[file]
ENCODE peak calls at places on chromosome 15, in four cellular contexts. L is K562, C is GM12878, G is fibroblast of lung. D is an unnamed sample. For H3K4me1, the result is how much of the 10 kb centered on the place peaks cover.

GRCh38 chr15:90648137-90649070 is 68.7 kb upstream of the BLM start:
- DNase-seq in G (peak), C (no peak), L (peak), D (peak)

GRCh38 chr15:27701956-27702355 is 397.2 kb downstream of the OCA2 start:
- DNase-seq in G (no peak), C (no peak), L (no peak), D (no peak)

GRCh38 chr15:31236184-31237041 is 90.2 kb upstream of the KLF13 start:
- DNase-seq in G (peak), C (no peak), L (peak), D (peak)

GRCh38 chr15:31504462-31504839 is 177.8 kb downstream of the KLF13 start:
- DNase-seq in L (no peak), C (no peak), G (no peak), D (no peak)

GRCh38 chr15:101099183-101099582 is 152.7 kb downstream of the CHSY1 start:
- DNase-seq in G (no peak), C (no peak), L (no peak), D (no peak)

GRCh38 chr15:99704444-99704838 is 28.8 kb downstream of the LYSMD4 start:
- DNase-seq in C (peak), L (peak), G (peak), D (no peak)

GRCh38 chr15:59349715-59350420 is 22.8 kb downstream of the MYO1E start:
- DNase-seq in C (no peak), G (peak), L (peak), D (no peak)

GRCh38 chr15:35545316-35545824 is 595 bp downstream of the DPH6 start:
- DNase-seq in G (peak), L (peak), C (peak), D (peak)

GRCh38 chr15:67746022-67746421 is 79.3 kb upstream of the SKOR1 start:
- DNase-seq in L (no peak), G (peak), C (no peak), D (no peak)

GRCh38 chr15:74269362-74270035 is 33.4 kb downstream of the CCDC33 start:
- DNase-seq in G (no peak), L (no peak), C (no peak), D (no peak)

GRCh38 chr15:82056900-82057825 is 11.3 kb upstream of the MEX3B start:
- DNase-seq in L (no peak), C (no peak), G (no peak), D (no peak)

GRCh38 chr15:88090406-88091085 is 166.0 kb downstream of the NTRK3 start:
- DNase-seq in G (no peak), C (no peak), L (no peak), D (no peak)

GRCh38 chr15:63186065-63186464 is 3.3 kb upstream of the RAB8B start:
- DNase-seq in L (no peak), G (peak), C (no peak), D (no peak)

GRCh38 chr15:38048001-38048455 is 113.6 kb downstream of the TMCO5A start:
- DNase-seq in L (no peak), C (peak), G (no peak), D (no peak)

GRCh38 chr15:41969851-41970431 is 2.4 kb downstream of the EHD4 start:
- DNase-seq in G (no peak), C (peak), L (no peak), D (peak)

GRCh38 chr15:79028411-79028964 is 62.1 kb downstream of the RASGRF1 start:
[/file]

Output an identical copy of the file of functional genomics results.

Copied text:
ENCODE peak calls at places on chromosome 15, in four cellular contexts. L is K562, C is GM12878, G is fibroblast of lung. D is an unnamed sample. For H3K4me1, the result is how much of the 10 kb centered on the place peaks cover.

GRCh38 chr15:90648137-90649070 is 68.7 kb upstream of the BLM start:
- DNase-seq in G (peak), C (no peak), L (peak), D (peak)

GRCh38 chr15:27701956-27702355 is 397.2 kb downstream of the OCA2 start:
- DNase-seq in G (no peak), C (no peak), L (no peak), D (no peak)

GRCh38 chr15:31236184-31237041 is 90.2 kb upstream of the KLF13 start:
- DNase-seq in G (peak), C (no peak), L (peak), D (peak)

GRCh38 chr15:31504462-31504839 is 177.8 kb downstream of the KLF13 start:
- DNase-seq in L (no peak), C (no peak), G (no peak), D (no peak)

GRCh38 chr15:101099183-101099582 is 152.7 kb downstream of the CHSY1 start:
- DNase-seq in G (no peak), C (no peak), L (no peak), D (no peak)

GRCh38 chr15:99704444-99704838 is 28.8 kb downstream of the LYSMD4 start:
- DNase-seq in C (peak), L (peak), G (peak), D (no peak)

GRCh38 chr15:59349715-59350420 is 22.8 kb downstream of the MYO1E start:
- DNase-seq in C (no peak), G (peak), L (peak), D (no peak)

GRCh38 chr15:35545316-35545824 is 595 bp downstream of the DPH6 start:
- DNase-seq in G (peak), L (peak), C (peak), D (peak)

GRCh38 chr15:67746022-67746421 is 79.3 kb upstream of the SKOR1 start:
- DNase-seq in L (no peak), G (peak), C (no peak), D (no peak)

GRCh38 chr15:74269362-74270035 is 33.4 kb downstream of the CCDC33 start:
- DNase-seq in G (no peak), L (no peak), C (no peak), D (no peak)

GRCh38 chr15:82056900-82057825 is 11.3 kb upstream of the MEX3B start:
- DNase-seq in L (no peak), C (no peak), G (no peak), D (no peak)

GRCh38 chr15:88090406-88091085 is 166.0 kb downstream of the NTRK3 start:
- DNase-seq in G (no peak), C (no peak), L (no peak), D (no peak)

GRCh38 chr15:63186065-63186464 is 3.3 kb upstream of the RAB8B start:
- DNase-seq in L (no peak), G (peak), C (no peak), D (no peak)

GRCh38 chr15:38048001-38048455 is 113.6 kb downstream of the TMCO5A start:
- DNase-seq in L (no peak), C (peak), G (no peak), D (no peak)

GRCh38 chr15:41969851-41970431 is 2.4 kb downstream of the EHD4 start:
- DNase-seq in G (no peak), C (peak), L (no peak), D (peak)

GRCh38 chr15:79028411-79028964 is 62.1 kb downstream of the RASGRF1 start: